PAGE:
First off let me be up front this is not an endorsement for Red Devon cattle, this is just one man’s opinion. This past December we bought a small herd of Red Devon cattle. And since this past December I have tried to explain to several of my cohorts in the cattle raising fraternity why Red Devon cattle. And I have to listened to questions such as, “Do you really believe that those little red cows will work for you?”
I saw the ad in the Stockman Grassfarmer Magazine: “For Sale – Starter Herd, seven registered Red Devon females and bull in Louisiana. Lenoir and Lakota breeding.” This was followed with a phone number and price. With no more thought than it took to dial the number and, getting no answer, leaving a message, I had decided to buy that starter herd. Later when my call was returned, the seller and I set a date for me to look at the cattle and on that day a deal was made. A couple of weeks later the cattle were at home on our place.
Red Devon cattle at one time were very popular in Louisiana. Most folks down here when I was a kid called them Red Devil cattle not because they were bad or anything of the sort. They just pronounced Devon and it came out sounding like devil. So we knew that they would work down here. Now it can be said, and would be a true statement, that Red Devon cattle are very adaptive and to prove that point they are found all over the world and since the arrival in the U.S. of one bull and three in 1623 aboard the ship Charity, they’ve been found in every state in the country.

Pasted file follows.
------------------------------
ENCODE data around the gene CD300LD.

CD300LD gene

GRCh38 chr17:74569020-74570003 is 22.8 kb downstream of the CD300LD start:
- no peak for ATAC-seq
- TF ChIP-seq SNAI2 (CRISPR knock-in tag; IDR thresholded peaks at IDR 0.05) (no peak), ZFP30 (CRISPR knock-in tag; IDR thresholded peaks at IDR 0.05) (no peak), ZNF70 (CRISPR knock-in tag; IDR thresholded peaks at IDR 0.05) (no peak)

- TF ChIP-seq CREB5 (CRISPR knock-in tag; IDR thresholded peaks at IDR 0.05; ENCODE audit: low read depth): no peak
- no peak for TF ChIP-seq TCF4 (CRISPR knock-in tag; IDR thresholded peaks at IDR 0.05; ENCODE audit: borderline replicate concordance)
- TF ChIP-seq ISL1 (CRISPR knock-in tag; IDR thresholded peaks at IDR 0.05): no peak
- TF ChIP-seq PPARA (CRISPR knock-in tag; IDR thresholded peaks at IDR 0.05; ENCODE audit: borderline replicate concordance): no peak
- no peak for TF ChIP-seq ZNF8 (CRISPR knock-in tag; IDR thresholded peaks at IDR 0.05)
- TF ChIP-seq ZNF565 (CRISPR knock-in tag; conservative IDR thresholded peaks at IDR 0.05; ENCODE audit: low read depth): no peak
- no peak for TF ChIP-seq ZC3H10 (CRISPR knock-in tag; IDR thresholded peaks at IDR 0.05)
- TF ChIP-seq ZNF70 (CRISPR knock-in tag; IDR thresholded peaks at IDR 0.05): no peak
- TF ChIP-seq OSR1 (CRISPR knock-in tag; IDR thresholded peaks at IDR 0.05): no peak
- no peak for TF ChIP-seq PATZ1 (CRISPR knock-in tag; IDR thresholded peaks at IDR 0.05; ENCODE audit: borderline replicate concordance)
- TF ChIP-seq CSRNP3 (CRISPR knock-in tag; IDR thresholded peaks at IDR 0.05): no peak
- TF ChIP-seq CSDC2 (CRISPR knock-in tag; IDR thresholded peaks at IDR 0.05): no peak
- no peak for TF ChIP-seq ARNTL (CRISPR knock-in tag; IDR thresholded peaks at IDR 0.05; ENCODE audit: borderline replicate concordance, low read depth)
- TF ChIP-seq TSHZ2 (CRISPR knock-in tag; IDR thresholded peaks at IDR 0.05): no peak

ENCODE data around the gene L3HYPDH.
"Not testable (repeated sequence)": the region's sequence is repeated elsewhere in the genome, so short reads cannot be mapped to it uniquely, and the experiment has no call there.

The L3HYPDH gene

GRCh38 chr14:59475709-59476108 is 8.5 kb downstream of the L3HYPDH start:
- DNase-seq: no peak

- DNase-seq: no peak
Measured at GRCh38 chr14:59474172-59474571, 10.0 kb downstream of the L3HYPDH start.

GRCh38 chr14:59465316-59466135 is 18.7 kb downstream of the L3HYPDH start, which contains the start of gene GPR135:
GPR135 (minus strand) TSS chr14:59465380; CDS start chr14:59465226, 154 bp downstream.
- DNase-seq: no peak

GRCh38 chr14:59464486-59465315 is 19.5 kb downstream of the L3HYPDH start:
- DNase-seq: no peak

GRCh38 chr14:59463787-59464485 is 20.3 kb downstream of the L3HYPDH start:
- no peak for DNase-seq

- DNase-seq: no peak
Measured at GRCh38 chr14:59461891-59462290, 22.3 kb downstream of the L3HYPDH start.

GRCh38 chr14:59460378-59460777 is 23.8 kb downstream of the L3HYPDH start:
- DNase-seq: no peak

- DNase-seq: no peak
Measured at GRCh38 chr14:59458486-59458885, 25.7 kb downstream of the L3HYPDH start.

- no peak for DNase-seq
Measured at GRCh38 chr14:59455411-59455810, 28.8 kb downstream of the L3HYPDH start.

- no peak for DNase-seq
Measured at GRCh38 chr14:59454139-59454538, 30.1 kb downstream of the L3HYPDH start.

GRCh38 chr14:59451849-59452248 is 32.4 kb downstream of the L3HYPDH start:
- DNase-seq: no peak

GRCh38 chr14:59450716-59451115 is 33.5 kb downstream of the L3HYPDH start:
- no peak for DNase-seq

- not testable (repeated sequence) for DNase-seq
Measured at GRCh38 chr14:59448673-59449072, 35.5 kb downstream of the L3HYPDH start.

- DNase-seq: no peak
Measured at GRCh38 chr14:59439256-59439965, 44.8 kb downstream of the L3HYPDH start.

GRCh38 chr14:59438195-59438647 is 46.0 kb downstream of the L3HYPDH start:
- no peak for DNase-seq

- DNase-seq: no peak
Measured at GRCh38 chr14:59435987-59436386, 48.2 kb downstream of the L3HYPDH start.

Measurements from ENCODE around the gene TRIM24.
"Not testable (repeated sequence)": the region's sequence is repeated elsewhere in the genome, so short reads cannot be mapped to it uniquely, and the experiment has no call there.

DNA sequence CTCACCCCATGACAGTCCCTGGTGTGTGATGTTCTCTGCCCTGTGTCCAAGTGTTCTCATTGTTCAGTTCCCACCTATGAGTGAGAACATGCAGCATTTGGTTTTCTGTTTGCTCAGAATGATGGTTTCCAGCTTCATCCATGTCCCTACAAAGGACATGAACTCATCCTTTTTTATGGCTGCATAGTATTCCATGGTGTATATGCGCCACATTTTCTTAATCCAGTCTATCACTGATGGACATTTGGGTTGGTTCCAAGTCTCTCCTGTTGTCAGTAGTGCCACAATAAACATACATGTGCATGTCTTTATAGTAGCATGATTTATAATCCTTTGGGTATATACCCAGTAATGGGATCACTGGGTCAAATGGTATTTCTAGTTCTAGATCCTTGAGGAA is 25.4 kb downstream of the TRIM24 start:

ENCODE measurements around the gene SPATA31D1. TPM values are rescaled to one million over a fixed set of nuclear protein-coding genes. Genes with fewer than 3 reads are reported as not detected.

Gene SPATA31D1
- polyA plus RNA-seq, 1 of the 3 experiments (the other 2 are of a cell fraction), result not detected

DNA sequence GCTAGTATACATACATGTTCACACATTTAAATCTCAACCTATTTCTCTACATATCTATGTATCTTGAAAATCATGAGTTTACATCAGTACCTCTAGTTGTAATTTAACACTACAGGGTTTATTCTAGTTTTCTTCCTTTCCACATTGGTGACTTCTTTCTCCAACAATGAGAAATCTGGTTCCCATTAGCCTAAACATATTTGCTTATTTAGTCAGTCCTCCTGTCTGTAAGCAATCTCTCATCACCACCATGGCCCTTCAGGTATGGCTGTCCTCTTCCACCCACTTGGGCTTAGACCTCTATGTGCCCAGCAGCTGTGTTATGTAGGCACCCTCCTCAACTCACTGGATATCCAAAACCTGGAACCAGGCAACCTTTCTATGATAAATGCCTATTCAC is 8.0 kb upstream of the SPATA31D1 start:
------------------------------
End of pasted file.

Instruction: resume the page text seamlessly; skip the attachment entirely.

If I ever had some deep seated passion to own red Devon cattle I was not conscious of this fact. Over the last 60 years I reckon we have owned at one time or another at least one of most breeds. While we milked cows for a living we milked Holsteins, Brown Swiss, and Jersey. (I remember one Ayrshire. That little cow could kick quicker and harder than any milk cow that I have ever encountered.) Time and space will not allow me to list the breeds of beef cattle that we have bought and sold over the years. To be sure some worked better than others and one of the things that we have learned over all these years is that given a fair chance most cows will do their job. But as my Daddy always said of the hounds that he raised, “you start off with trash you will end up with trash.”
Now Betty and I are getting to the time in our life we don’t want or need to deal with hard to handle cattle and Red Devon fit the bill: Docile, gentle, easy to handle, they are all of that but most of all easy keepers. Grass is just fine with them. They also have the thickest hides of any cattle in the world so they can resist parasites and tolerate weather changes. So yes, I believe those little red cows will work for us.
What do you raise, and why? Let’s share some experience with each other. Keep in mind that we’ve got a lot of new and beginning farmers reading, and they could use your input!